(via The Last Word, broadcast on  27th November 2010 at 7.45 pm with Karan Thapar on CNN-IBN; click on the link to get the video; transcript mine.)

A gap-fill PM ... waiting for Rahul-baba to takeover. (Cartoonist - Manjul).

A gap-fill PM ... waiting for Rahul-baba to takeover. (Cartoonist - Manjul).

Checkmate?

This was N Ram’s clinching argument! His BIG idea! Is this all he can summon to damn this behaviour. Can he not think beyond BBC, Financial Times, New York Times, as a benchmark?

Ask me.

N Ram stands damned more than Barkha Dutt and Vir Sanghvi. For how long will the owner-editor for India’s oldest English newspaper allow BBC, Financial Times, New York Times, to decide the standards on which The Hindu will be run?

Looking at N Ram’s aesthetic moorings, is it surprising that The Hindu remains unappetizing, like stale rasam!

Holmes …

Importantly, and interestingly, no one else on the panel found this ‘standard’ worthy of objection, laughter, derisive dismissal – anything at all.

Excerpt from the Silver Blaze

Inspector Gregory: “Is there any point to which you would wish to draw my attention?”

Sherlock Holmes: “To the curious incident of the dog in the night-time.”

Inspector Gregory: “The dog did nothing in the night-time.”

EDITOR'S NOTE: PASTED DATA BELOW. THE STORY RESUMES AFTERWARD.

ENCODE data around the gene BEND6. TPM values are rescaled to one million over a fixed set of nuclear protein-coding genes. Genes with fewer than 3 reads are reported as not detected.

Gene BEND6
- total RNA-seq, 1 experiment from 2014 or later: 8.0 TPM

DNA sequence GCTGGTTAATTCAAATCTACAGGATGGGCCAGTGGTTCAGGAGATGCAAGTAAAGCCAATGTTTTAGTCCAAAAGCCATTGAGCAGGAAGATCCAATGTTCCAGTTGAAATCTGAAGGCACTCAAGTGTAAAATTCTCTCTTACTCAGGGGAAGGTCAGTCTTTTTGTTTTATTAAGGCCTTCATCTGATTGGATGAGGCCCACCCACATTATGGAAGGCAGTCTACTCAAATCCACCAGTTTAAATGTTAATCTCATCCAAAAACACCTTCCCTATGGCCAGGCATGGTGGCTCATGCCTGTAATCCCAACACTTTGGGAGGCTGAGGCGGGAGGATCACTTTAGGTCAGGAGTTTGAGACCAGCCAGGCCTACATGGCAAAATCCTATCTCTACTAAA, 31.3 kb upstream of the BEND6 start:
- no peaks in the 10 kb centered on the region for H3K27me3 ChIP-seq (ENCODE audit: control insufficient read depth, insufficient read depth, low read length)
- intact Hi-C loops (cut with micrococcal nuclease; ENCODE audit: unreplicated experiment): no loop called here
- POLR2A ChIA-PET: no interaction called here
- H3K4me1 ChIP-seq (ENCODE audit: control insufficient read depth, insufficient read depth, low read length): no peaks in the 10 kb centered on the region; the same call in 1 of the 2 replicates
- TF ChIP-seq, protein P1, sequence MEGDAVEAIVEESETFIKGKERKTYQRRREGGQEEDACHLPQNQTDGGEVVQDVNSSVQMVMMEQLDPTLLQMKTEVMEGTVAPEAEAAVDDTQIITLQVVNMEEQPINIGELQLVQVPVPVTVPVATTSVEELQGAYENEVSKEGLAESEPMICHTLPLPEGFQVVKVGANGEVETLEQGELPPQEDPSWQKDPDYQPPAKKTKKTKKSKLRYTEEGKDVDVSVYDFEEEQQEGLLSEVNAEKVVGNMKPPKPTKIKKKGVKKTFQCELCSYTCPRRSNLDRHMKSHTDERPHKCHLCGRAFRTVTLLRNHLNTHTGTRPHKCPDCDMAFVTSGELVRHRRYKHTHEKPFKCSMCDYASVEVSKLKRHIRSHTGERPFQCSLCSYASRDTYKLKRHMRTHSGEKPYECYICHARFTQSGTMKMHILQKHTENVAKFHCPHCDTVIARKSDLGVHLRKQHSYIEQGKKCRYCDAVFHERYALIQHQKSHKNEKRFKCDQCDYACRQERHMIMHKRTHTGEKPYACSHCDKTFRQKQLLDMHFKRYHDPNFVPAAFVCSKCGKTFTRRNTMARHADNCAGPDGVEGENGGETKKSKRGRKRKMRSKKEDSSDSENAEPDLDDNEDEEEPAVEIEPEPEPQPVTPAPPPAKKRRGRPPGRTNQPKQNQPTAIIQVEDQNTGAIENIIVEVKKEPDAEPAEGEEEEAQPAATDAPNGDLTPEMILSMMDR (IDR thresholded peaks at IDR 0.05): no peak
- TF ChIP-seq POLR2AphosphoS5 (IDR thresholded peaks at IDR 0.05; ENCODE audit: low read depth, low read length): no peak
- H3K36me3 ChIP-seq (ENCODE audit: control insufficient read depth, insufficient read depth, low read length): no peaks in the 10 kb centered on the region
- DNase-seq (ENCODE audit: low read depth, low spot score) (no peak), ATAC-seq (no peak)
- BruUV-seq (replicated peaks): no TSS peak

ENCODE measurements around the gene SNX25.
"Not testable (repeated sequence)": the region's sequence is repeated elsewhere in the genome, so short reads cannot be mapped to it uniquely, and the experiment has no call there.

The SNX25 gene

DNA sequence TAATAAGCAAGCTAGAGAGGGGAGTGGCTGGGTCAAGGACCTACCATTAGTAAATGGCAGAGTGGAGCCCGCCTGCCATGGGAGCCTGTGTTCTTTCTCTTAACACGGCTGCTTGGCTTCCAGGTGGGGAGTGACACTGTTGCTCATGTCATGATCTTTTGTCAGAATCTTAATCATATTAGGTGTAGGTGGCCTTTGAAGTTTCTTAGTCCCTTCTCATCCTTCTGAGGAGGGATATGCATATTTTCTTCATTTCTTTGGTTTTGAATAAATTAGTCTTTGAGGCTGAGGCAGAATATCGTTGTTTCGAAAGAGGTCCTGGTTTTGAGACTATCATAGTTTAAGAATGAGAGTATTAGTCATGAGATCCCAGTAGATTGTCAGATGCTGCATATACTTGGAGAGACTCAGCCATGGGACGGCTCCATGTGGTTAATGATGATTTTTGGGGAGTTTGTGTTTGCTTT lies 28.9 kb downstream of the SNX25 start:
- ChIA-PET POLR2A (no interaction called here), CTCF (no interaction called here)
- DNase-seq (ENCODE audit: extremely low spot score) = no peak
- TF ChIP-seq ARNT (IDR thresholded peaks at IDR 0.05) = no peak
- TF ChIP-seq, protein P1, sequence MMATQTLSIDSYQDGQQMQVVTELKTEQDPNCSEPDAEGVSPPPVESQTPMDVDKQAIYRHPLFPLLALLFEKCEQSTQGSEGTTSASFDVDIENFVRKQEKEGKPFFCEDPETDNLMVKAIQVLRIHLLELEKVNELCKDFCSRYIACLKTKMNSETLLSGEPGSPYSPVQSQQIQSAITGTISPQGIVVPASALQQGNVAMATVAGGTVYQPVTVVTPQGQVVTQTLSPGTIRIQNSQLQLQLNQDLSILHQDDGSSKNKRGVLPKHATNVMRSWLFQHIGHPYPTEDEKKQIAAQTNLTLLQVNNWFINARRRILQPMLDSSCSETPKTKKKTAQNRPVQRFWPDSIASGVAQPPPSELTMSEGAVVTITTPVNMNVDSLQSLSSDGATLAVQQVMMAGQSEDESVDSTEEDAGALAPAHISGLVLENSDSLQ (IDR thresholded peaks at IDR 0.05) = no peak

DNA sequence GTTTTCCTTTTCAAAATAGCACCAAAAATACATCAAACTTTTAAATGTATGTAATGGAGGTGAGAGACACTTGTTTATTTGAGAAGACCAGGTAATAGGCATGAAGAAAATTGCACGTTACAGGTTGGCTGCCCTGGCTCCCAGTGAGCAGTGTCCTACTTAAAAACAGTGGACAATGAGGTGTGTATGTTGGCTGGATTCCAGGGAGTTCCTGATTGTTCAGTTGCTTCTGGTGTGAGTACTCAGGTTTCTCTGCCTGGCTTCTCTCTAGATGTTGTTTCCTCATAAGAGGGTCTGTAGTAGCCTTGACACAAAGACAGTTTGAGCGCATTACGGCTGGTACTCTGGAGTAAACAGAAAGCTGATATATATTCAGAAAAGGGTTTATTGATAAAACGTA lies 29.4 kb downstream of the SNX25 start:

Sherlock Holmes: “That was the curious incident,”

Related links

Some Telephone Conversations

All Lines Are Busy

The Vir Sanghvi- Niira Radia Tapes

Africa – A Problem of various ‘isms’, ‘archies’ and ‘cracies’

December 9, 2010 1 comment
The world has not been able to shake off the spell of Western 'maya'!

The world has not been able to shake off the spell of Western 'maya'!

EU trade policy has long been hijacked by European business, which wants raw materials at cheap prices. EU priorities are a mirror image of positions adopted by corporate lobby groups. The commission frankly states: “We will rely on EU business to provide much of the information on the barriers which affect their trade or investment with third countries.”

There is a serious risk that Europe’s budget and unemployment crisis will put policymakers even more in hock to the demands of big business.

Opposition from Africa